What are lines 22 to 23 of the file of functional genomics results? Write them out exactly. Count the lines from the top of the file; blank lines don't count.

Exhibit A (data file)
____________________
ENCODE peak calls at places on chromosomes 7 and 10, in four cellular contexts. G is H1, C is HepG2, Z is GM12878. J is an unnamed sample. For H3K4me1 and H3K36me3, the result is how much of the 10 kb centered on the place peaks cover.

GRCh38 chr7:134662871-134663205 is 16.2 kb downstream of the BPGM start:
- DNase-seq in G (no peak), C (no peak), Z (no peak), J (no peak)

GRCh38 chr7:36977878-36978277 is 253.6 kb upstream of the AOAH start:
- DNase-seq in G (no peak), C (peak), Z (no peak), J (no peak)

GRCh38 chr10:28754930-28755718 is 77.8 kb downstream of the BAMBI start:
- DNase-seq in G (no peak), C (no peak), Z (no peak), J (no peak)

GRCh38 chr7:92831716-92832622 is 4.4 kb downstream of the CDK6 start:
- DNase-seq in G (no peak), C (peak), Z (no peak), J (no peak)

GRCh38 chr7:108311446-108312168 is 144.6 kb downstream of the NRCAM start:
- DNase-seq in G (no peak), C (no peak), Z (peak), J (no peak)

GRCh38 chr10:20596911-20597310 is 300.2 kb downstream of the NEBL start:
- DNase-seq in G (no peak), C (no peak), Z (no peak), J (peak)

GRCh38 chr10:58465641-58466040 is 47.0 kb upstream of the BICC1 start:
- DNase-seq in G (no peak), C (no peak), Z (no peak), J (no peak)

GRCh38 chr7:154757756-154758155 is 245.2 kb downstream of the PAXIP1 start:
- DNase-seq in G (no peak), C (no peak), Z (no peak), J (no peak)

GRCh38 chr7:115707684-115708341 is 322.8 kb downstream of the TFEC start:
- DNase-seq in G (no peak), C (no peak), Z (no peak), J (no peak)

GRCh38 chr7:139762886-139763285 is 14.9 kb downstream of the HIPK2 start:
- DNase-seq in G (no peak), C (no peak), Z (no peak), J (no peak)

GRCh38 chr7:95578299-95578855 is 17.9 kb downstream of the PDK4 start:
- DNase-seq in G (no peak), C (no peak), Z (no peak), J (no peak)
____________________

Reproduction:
GRCh38 chr7:95578299-95578855 is 17.9 kb downstream of the PDK4 start:
- DNase-seq in G (no peak), C (no peak), Z (no peak), J (no peak)